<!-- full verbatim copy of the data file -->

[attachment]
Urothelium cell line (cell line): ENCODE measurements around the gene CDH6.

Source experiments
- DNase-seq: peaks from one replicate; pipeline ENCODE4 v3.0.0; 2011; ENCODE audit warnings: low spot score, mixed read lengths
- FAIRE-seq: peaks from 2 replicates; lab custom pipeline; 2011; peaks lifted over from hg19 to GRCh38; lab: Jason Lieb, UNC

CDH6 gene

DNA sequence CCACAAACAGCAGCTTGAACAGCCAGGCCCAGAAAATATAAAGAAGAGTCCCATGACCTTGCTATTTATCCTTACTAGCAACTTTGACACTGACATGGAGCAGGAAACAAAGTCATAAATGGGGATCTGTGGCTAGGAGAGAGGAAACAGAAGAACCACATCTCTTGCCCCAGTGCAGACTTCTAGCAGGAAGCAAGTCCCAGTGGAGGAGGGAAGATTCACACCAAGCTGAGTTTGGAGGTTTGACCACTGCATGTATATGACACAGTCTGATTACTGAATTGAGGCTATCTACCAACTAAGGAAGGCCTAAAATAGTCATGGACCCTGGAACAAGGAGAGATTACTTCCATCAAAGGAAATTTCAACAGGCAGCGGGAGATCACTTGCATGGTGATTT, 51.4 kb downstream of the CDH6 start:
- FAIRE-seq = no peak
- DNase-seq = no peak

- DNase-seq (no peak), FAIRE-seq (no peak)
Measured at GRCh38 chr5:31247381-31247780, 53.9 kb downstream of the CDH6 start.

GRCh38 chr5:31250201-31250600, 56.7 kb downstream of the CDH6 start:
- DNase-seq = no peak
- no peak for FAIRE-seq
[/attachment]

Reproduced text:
Urothelium cell line (cell line): ENCODE measurements around the gene CDH6.

Source experiments
- DNase-seq: peaks from one replicate; pipeline ENCODE4 v3.0.0; 2011; ENCODE audit warnings: low spot score, mixed read lengths
- FAIRE-seq: peaks from 2 replicates; lab custom pipeline; 2011; peaks lifted over from hg19 to GRCh38; lab: Jason Lieb, UNC

CDH6 gene

DNA sequence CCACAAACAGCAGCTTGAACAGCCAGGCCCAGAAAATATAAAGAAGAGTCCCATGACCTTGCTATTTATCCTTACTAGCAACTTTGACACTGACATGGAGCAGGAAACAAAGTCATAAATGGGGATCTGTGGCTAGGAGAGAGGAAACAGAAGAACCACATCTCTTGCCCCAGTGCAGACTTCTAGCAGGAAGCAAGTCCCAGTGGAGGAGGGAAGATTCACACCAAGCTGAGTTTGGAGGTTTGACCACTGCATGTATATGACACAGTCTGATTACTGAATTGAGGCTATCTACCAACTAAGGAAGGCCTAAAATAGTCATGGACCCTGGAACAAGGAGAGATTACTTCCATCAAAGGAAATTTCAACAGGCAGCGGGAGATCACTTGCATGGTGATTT, 51.4 kb downstream of the CDH6 start:
- FAIRE-seq = no peak
- DNase-seq = no peak

- DNase-seq (no peak), FAIRE-seq (no peak)
Measured at GRCh38 chr5:31247381-31247780, 53.9 kb downstream of the CDH6 start.

GRCh38 chr5:31250201-31250600, 56.7 kb downstream of the CDH6 start:
- DNase-seq = no peak
- no peak for FAIRE-seq